Philanthropist Gives GSM $30 Million
UC Irvine received its largest individual donation in its history last week with a $30 million contribution to the Graduate School of Management from 61-year-old Newport Beach businessman Paul Merage.
The school will be renamed the Paul Merage School of Business in his honor. An amount of $17.5 million will be given upfront, while the remaining $12.5 million is scheduled to be given to UCI after the death of Merage and his wife, Lilly.
‘The gift will support the creation of endowed chairs who will facilitate the school’s ongoing recruitment of top faculty, provide fellowships to support the recruitment and retention of top graduate students from around the country, and initiate innovative research centered around business growth,’ said Andrew Policano, dean of the School of Business.
According to the school, of the first $17.5 million, $8.5 million will be used to create five new professorships, $4.5 million will be awarded as student fellowships, $1.5 million will be set aside for research and the remaining $3 million will be used at Policano’s discretion.
‘These financial resources are critical to our future emergence among the truly distinguished schools in the country,’ Policano said. ‘The theme of the Paul Merage School of Business will be sustaining profitable business growth in the emerging innovation economy. This approach will permeate all of our activities.’
In an effort to promote the School of Business’ efforts to boost national rankings into the top 25, Merage hopes to cultivate a spirit of originality and change to the school’s growing campus.
‘UCI already has an excellent business school … with tremendous faculty [and] outstanding students,’ Merage said. ‘It is also still a very new and young institution and as such is not bound by all the traditions that prevent business schools from creating and embracing new ways of thinking and innovation. I am impressed that within a very short [one year] period of time the entire school embraced this idea of business-growth focus in its curriculum.’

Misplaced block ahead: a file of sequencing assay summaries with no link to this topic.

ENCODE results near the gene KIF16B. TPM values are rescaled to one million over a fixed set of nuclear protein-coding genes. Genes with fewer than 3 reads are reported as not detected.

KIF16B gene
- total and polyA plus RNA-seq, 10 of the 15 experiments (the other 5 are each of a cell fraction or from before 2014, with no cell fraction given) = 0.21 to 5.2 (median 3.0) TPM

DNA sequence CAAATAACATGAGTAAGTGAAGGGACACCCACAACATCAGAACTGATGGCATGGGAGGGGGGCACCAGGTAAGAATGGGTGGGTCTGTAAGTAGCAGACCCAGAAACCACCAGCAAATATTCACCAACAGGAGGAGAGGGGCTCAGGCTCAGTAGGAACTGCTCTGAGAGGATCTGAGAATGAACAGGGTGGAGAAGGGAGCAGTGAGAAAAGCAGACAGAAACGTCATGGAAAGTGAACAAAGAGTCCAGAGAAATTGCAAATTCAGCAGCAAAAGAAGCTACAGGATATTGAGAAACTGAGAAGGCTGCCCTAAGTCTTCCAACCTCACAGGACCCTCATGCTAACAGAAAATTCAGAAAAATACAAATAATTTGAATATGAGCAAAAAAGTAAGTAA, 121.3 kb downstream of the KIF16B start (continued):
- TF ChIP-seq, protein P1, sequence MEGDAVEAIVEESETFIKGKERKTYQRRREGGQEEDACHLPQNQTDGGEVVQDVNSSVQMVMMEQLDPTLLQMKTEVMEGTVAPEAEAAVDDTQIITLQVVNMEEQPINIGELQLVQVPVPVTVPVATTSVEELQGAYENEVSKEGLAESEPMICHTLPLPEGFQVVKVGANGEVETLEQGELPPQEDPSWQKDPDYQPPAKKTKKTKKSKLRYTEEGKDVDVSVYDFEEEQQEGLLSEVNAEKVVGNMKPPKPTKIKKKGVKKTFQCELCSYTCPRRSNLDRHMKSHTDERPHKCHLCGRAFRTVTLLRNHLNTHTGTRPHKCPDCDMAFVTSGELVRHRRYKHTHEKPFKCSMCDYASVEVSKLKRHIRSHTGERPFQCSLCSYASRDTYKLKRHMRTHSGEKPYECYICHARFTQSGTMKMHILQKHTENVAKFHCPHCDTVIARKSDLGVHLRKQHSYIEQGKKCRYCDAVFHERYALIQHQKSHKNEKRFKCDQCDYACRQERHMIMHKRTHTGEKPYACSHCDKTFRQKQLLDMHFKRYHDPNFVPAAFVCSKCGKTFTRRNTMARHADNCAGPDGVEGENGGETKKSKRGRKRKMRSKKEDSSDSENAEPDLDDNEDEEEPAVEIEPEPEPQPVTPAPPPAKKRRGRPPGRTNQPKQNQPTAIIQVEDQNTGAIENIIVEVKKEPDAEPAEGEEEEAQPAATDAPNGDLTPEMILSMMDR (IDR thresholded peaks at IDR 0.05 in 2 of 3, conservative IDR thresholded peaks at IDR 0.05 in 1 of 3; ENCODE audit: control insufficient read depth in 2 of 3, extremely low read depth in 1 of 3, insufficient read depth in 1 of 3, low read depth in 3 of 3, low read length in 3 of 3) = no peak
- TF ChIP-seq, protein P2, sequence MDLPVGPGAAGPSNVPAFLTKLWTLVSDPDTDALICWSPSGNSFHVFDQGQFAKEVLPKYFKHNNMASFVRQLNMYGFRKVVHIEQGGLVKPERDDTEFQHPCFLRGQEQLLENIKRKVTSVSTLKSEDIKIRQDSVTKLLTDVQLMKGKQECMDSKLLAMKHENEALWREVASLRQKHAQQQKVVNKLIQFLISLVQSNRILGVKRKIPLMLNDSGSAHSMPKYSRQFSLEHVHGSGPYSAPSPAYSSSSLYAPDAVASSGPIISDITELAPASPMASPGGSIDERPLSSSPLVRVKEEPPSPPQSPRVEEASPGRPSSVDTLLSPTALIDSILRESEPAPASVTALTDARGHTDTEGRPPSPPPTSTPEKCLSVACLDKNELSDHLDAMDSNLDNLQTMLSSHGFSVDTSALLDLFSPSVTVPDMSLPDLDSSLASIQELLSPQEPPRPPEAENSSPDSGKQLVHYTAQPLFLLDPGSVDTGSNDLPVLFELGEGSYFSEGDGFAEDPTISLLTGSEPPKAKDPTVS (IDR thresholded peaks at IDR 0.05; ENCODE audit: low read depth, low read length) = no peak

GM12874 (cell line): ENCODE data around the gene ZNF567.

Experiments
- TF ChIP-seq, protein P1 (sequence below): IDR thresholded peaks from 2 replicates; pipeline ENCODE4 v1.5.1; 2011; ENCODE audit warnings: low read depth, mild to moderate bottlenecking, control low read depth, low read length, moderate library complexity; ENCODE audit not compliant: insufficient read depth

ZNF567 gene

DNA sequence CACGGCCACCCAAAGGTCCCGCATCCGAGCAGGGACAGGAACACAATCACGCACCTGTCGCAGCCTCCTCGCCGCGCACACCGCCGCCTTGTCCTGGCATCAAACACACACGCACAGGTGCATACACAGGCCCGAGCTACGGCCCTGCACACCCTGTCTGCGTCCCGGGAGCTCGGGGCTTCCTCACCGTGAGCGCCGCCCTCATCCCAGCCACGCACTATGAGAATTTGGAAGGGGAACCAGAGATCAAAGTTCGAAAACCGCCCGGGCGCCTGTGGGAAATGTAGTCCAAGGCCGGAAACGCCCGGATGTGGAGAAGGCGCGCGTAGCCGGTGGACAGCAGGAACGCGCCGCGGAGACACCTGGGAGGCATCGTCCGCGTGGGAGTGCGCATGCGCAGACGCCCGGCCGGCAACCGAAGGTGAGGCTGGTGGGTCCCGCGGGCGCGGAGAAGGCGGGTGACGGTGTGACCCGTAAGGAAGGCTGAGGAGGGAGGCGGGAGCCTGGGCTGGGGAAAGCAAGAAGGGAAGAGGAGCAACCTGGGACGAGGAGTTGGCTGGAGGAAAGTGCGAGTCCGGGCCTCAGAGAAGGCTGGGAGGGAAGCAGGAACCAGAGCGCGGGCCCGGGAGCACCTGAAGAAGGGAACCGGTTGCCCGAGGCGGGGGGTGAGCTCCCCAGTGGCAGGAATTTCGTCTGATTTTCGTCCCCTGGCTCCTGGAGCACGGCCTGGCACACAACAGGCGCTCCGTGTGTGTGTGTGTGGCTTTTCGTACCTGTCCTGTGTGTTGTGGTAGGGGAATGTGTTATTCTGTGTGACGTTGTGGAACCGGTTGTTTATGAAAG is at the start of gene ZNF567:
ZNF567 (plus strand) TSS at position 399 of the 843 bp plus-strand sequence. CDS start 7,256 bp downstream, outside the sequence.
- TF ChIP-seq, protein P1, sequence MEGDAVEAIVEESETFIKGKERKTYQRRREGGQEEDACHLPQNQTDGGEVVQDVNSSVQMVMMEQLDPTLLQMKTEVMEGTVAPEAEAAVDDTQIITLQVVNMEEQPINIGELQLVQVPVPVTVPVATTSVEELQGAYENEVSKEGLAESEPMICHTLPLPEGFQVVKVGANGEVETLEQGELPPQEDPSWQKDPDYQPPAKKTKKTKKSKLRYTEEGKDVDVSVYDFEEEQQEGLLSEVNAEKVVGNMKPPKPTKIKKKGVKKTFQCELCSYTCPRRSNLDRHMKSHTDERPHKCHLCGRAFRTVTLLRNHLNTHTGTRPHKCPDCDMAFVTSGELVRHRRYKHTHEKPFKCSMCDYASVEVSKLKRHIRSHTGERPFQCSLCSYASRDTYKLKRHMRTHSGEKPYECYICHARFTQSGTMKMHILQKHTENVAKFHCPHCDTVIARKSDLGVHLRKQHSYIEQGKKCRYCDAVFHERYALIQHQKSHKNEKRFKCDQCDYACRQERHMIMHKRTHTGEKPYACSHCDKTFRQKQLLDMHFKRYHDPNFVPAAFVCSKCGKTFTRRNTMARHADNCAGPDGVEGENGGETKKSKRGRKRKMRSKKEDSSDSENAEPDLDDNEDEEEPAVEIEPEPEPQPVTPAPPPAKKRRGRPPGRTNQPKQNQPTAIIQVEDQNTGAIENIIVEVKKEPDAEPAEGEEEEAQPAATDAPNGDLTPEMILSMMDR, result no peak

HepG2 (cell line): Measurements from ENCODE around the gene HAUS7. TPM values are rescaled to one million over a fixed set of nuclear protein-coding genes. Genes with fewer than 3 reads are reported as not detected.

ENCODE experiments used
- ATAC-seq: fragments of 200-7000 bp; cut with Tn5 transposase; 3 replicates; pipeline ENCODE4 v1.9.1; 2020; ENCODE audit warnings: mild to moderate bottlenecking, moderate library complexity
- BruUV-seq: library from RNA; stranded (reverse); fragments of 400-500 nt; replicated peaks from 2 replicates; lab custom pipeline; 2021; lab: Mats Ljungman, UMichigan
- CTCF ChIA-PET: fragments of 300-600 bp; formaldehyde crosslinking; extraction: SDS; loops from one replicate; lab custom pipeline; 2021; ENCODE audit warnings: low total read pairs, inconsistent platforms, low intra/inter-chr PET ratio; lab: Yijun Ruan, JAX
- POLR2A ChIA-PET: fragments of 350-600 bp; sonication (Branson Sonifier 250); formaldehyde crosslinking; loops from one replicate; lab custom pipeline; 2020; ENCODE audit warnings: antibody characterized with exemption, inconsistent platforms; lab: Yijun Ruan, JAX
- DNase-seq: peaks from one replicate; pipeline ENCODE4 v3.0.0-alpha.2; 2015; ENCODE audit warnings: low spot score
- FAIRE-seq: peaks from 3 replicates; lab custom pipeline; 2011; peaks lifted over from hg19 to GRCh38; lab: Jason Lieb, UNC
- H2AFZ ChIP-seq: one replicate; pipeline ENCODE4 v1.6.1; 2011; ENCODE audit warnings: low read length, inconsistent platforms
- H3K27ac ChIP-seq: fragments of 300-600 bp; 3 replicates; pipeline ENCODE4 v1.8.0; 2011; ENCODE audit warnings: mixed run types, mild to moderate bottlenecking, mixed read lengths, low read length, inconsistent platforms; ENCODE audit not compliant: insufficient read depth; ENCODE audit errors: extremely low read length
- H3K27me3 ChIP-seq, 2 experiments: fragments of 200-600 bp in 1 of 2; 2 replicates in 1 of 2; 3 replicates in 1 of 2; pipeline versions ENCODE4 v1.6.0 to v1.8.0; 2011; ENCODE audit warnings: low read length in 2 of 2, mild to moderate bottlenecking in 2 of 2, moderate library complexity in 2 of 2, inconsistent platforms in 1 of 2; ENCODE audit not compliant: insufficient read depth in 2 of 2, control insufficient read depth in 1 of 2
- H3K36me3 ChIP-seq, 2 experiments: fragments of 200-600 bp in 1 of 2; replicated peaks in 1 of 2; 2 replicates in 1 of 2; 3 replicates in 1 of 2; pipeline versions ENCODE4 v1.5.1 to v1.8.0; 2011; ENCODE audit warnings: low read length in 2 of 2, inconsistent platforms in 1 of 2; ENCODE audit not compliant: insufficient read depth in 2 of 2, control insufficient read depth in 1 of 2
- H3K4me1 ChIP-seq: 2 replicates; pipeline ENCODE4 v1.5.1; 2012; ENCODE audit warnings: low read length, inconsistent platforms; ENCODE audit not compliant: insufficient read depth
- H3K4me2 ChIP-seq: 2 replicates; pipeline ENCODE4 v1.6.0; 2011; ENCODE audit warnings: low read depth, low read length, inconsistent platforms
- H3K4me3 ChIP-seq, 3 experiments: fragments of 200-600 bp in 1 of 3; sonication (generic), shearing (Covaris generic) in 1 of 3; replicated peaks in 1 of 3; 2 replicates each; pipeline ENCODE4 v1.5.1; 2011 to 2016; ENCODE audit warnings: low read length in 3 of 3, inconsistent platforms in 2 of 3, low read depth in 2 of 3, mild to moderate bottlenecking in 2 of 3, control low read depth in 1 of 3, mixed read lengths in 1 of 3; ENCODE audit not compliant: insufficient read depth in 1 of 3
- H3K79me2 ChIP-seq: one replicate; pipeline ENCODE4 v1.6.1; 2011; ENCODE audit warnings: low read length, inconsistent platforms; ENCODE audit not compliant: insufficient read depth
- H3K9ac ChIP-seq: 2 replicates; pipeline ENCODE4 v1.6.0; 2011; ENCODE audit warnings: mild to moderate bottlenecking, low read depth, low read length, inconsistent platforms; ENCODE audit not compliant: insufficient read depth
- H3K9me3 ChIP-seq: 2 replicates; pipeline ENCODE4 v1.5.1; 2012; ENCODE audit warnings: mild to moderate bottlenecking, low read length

Merage decided to give the money to UCI because he feels it is one of the most ambitious of the UC campuses. It is also centered in an encouraging business community where it has the opportunity to become ‘a vital ally of the business community in Orange County.’
‘If my optimism is converted into reality, Orange County will find the business school to be an increasingly important asset,’ Merage said. ‘UCI is going to be able to provide businesses with graduates who are the best equipped of any graduates from business schools in the country. They will understand what it takes to grow a company and they will have the tools to help businesses grow their companies.’
Merage came to America from Iran to attend college at the age of 16. He received his bachelor’s and master’s degrees from UC Berkeley. He became known in the business community in the late 1970s when he founded Chef America, Inc. with his younger brother David, taking out two mortgages on his house and borrowing money from their parents.
Capitalizing on the observation that women were working and spending less time in the kitchen, Merage invented the popular Hot Pockets microwavable snacks. He made Forbes’ list of the 400 richest Americans in 2002 before selling Chef America to Nestle for $2.6 billion.
Merage’s donation exceeds UCI’s previous record for a private gift by $10 million. Separate $20 million donations were given to UCI by Irvine Company Chairman Donald Bren and Broadcom co-founder Henry Samueli.
In a UCI news release, Chancellor Ralph Cicerone expressed his gratitude for the multimillion-dollar donation.
‘This is an extraordinary gift, and we cannot express deeply enough our appreciation for Paul Merage’s great generosity,’ Cicerone said.